The ages of onset in multiple sclerosis cases span more than 7 decades. Data are presented for affected relative pairs from a Canadian population base of 30,000 multiple sclerosis index cases (1993-2008). The effects of genetic sharing, parent of origin, intergenerational versus collinear differences, and gender on the ages of onset were evaluated in the following concordant pairs: monozygotic twins (n = 29), dizygotic twins (n = 10), siblings (n = 614), first cousins (n = 405), half siblings (n = 29), parent/child (n = 285), and aunt/uncle/niece/nephew (avunculars) (n = 289). Fisher's z test assessed intraclass correlation (r) for ages of onset. Correlations for monozygotic twins, dizygotic twins, full siblings, and first cousins were 0.60, 0.54, 0.20, and 0.10, respectively. Dizygotic twins resembled monozygotic twins more than siblings. The age-of-onset correlation for maternal half siblings (r = 0.37) was higher than that for paternal half siblings (r = 0.26), consistent with other observations suggesting an intrauterine environmental effect on multiple sclerosis risk. Intergenerational comparisons are complicated by substantial increases of multiple sclerosis incidence over time. Genetic loading (familial vs. sporadic cases) did not generally influence the age of onset, but correlation of age of onset in multiple sclerosis relative pairs was proportional to genetic sharing. A maternal parent-of-origin effect on the age of onset in collinear generations was suggested.
Multiple sclerosis (MS) is a complex trait with a sibling relative risk (lambda(sibs)) between 18 and 36. We report a multistage genome scan of 552 sibling pairs from 442 families, the largest MS family sample assessed for linkage. The first stage consisted of a genome scan for linkage with 498 microsatellite markers at an average spacing of 7 cM in 219 sibling pairs. The second stage involved further genotyping of markers from positive regions in an independent sample of 333 affected sibling pairs. The global distribution of allele sharing for all markers showed a shift towards greater sharing within the affected sibling pair group but not in the discordant sibling pair group. This shift indicates that the number of contributing genetic factors is likely to be moderate to large. Only markers at chromosome 6p showed significant evidence for linkage (MLOD=4.40), while other regions were only suggestive (1p, 2q, 5p, 9q, 11p, 12q, 18p, 18q and 21q) with MLODs greater than 1.0. The replication analysis involving all 552 affected sibling pairs confirmed suggestive evidence for five locations, namely, 2q27 (MLOD=2.27), 5p15 (MLOD=2.09), 18p11 (MLOD=1.68), 9q21 (MLOD=1.58) and 1p31 (MLOD=1.33). Suggestive linkage evidence for a previously reported location on chromosome 17q (MLOD=1.67) and a prior association with marker D17S789 was replicated. We showed that the overall excess allele sharing we observed for the entire sample was due to increased allele sharing within the DRB1*15 negative subgroup alone. This observation is most consistent with a model of genetic heterogeneity between HLA and other genetic loci. These findings offer guidance for future genetic studies including dense SNP linkage disequilibrium analysis.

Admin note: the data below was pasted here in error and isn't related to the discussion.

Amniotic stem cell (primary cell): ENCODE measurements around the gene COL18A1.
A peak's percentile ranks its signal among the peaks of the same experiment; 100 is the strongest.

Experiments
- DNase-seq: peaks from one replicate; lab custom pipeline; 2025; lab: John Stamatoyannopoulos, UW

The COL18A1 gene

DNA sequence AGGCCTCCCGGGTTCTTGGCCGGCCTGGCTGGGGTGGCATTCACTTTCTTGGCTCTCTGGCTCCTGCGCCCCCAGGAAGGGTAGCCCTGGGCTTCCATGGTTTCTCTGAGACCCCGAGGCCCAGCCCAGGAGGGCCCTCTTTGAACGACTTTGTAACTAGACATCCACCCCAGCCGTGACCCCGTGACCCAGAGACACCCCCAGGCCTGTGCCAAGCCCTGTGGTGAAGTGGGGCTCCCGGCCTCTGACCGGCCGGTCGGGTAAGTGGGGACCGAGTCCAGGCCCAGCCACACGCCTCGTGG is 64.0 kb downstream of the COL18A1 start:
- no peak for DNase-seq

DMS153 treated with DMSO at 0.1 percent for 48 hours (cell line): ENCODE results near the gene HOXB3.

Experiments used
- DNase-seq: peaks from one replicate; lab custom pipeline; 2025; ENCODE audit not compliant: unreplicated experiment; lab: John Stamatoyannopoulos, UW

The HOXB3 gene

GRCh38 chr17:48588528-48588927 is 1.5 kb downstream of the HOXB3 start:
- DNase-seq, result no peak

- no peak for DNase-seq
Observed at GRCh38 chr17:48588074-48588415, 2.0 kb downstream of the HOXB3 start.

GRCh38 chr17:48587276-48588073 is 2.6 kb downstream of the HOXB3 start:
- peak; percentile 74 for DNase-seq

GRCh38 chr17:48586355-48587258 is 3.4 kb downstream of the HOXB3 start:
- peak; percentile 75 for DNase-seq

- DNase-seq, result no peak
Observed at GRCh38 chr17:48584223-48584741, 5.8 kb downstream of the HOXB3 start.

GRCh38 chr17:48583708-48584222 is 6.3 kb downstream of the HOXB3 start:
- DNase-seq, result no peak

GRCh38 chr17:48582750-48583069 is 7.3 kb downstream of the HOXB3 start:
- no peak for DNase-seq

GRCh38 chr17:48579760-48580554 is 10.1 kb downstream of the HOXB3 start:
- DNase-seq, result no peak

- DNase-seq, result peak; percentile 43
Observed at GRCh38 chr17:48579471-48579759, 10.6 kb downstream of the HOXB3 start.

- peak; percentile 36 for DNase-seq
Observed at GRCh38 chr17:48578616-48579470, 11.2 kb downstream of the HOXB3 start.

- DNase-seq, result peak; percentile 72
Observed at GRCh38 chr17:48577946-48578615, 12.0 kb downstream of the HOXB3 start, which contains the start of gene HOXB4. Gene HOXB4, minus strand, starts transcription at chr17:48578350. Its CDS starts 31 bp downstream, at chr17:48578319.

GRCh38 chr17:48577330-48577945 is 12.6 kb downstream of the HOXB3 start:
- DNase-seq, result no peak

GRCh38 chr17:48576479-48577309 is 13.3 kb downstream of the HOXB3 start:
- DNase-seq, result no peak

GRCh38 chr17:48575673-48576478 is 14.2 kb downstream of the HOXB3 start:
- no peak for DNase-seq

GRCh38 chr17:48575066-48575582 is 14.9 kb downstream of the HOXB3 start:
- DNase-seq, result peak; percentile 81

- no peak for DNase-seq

Microchimerism, the persistence of foreign cells thought to derive from previous pregnancies, has been associated with autoimmune diseases. A maternal parent-of-origin effect in MS remains unexplained. We tested for microchimerism in monozygotic and dizygotic twin-pairs with MS. Microchimerism was associated with MS in affected females from monozygotic concordant pairs when compared to both affected (p=0.020) and unaffected (p=0.025) females in monozygotic discordant pairs. Microchimerism was increased in affected females of dizygotic discordant pairs (p=0.059). The rate of microchimerism was significantly higher in affected twins than in unaffected co-twins (p=0.0059). These observations show an association in twins between the presence of microchimerism and having MS.